There was a diversion for the Thames path while a new set of steps was being built. Further along the waterside in Hanseatic Walk sits the Fishmongers Hall, home of the ones of most ancient City guilds, the Fishmongers’ Company. Rebuilt twice after the great fire, and devastated by bombs in WW2, it has been restored to its former glory.

The path then goes under the railway serving Cannon Street station in an atmospheric tunnel of Victorian brick arches, Steelyard Passage between All Hallows Lane and Cousin Lane. The first thing you notice is the dark, with street level floor lights guiding your way and the second is the eerie sound installations. Steelyard Passage is now equipped with speakers which pipe out industrial sounds, atmospheric recreations of the sounds of the work of the docks from when the area served cargo ships rather than trains.

The Steelyard, like other Hansa stations, was a separate walled community with its own warehouses on the river, its own weighing house, chapel, counting houses and residential quarters. In 1988 remains of the former Hanseatic trading house, once the largest medieval trading complex in Britain, were uncovered by archaeologists during maintenance work on Cannon Street Station.

On the south bank of the river and towering behind you are futuristic buildings such as the Shard, and cranes in every direction show the extraordinary boom in building in London.


Walking onwards we reach the contrasting environments towards Embankment. First you reach Queenhithe. Hythe is the Saxon name for a small harbour and Queenhithe (or Queens dock) was probably a Roman dock, known in Saxon times as Ethered’s Hythe. It existed during the period when Wessex king Alfred the Great re-established the City of London around 886 AD. The dock is still there, but very silted up and being upstream  of London Bridge meant that seafaring ships could no longer reach this ancient dock. The dock’s history is commemorated in a 20m mosaic recently installed on the river wall, commissioned by the City of London, and paid for by a hotel group who are constructing a new hotel on the waterfront. It’s a fascinating and beautiful work of art.



Another work of art, is the London Millennium Footbridge that you reach shortly afterwards. A steel suspension bridge for pedestrians only it links Bankside with the City of London. Once known as the wobbly bridge after initial problems with visitors feeling unexpected swaying motions!. We cross the bridge, walk past the Tate and find somewhere for a lazy coffee.


Then strolling onwards under Blackfriars railway bridge and to Blackfriars Bridge. This was opened by Queen Victoria in 1869, designed by Joseph Cubitt, replacing an earlier bridge of Portland stone that suffered many problems. The name Blackfriars came from a Dominican priory that used to stand nearby. At the edge of the 923ft long bridge of five wrought iron arches are piers with stone carving of water birds by sculptor John Birnie Philip. Alongside the bridge is the sign from a long gone railway bridge the London Chatham and Dover Railway Bridge. Some of the supports from the old bridge can still be seen.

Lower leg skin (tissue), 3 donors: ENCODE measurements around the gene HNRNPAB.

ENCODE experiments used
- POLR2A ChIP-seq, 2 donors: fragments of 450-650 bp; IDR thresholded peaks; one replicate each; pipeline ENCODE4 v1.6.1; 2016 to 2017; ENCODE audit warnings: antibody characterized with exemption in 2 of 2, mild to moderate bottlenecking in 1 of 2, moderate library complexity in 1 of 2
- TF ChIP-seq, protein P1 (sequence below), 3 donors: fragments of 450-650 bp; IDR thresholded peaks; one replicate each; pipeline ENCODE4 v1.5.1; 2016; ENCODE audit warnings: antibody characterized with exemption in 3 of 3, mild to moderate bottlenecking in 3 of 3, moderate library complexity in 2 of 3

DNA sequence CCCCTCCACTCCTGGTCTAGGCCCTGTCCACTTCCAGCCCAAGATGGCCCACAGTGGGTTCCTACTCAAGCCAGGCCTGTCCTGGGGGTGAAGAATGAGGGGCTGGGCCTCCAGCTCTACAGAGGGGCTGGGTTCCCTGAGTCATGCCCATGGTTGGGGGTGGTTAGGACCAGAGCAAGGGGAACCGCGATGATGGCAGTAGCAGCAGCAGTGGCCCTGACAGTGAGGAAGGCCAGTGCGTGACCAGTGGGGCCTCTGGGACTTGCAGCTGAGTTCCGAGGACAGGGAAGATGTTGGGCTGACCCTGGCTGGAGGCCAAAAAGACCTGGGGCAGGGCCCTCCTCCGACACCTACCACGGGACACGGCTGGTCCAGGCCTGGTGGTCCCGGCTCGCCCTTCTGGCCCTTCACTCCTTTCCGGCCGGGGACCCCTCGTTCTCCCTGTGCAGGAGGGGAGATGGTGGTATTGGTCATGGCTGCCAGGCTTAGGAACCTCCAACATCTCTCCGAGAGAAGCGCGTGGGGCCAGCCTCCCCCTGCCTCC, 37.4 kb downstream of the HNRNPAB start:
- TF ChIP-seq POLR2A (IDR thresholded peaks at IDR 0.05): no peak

Walking London, Bank to Blackfriars

London Docklands -old and new

IMG_3516So to celebrate Greg’s birthday, we were having a couple of days in London. I found a Premier Inn in Docklands which was fairly reasonable and gave us a new area to explore! When I realised it was right next to the Excel centre, I checked what was on there, and got us cheapish tickets to the Grand Designs show too.

It was an unhurried train journey up on Friday morning. Alighting at Victoria we headed upstairs for our favourite Hema shop and costa coffee for Greg then topped up an Oyster card and headed east.

In the distant past when I used to work in the Canary Wharf tower, and live in Bow, the docklands light railway was the only way to travel to work. Also working in that tower were a load of CAD (computer aided design) designers and engineers working day and night shifts to complete the design of electrical works for the Jubilee Line underground extension. The contract ballooned from £52m to £250m in the time I worked there. These days of course it’s all built. You no longer have to get the driverless trains (that stopped running early evening) but can get the Jubilee line right across London and pop up in the new deep Canary Wharf station where there are doors sealing the platforms until the trains stop. We got on a train that passed Canary Wharf and North Greenwich, effortless slipping back and forwards under the Thames and arriving at Canning Town.

I used to get a Canning Town bus on my way to college, a desperately poor and deprived area of Tower Hamlets, one of London’s poorest boroughs. Today it still is, but the dockland area is radically transformed, and Canning Town has an underground station and is a major interchange. This is where we change back onto a DLR route towards Beckton, getting off at Prince Regent, the east bound stop for the Excel Centre and a short walk from the Premier Inn that sits between the elevated DLR tracks and the crossrail building works below.